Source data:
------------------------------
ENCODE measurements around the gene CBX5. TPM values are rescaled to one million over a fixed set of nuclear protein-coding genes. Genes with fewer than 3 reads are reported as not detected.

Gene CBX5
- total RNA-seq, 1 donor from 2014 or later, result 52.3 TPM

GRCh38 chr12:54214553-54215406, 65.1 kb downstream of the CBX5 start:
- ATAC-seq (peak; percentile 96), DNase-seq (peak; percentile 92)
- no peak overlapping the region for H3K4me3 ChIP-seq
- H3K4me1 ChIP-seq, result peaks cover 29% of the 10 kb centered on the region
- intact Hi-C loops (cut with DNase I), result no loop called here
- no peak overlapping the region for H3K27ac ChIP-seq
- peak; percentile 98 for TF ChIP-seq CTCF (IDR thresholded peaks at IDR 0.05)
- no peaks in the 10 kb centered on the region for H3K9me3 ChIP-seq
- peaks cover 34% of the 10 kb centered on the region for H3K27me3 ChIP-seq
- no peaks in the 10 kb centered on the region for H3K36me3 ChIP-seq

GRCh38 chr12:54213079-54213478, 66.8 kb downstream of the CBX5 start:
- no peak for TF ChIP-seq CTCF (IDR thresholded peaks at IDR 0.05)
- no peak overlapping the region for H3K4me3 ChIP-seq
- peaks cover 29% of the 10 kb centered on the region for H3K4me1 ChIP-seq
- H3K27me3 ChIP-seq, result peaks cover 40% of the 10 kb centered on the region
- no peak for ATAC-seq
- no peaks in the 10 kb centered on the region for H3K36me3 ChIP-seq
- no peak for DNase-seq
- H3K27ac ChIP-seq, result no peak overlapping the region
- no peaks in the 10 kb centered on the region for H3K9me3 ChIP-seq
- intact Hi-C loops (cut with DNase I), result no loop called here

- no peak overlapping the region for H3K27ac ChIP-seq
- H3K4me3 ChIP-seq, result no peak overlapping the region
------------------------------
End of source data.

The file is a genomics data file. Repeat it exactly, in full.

ENCODE measurements around the gene CBX5. TPM values are rescaled to one million over a fixed set of nuclear protein-coding genes. Genes with fewer than 3 reads are reported as not detected.

Gene CBX5
- total RNA-seq, 1 donor from 2014 or later, result 52.3 TPM

GRCh38 chr12:54214553-54215406, 65.1 kb downstream of the CBX5 start:
- ATAC-seq (peak; percentile 96), DNase-seq (peak; percentile 92)
- no peak overlapping the region for H3K4me3 ChIP-seq
- H3K4me1 ChIP-seq, result peaks cover 29% of the 10 kb centered on the region
- intact Hi-C loops (cut with DNase I), result no loop called here
- no peak overlapping the region for H3K27ac ChIP-seq
- peak; percentile 98 for TF ChIP-seq CTCF (IDR thresholded peaks at IDR 0.05)
- no peaks in the 10 kb centered on the region for H3K9me3 ChIP-seq
- peaks cover 34% of the 10 kb centered on the region for H3K27me3 ChIP-seq
- no peaks in the 10 kb centered on the region for H3K36me3 ChIP-seq

GRCh38 chr12:54213079-54213478, 66.8 kb downstream of the CBX5 start:
- no peak for TF ChIP-seq CTCF (IDR thresholded peaks at IDR 0.05)
- no peak overlapping the region for H3K4me3 ChIP-seq
- peaks cover 29% of the 10 kb centered on the region for H3K4me1 ChIP-seq
- H3K27me3 ChIP-seq, result peaks cover 40% of the 10 kb centered on the region
- no peak for ATAC-seq
- no peaks in the 10 kb centered on the region for H3K36me3 ChIP-seq
- no peak for DNase-seq
- H3K27ac ChIP-seq, result no peak overlapping the region
- no peaks in the 10 kb centered on the region for H3K9me3 ChIP-seq
- intact Hi-C loops (cut with DNase I), result no loop called here

- no peak overlapping the region for H3K27ac ChIP-seq
- H3K4me3 ChIP-seq, result no peak overlapping the region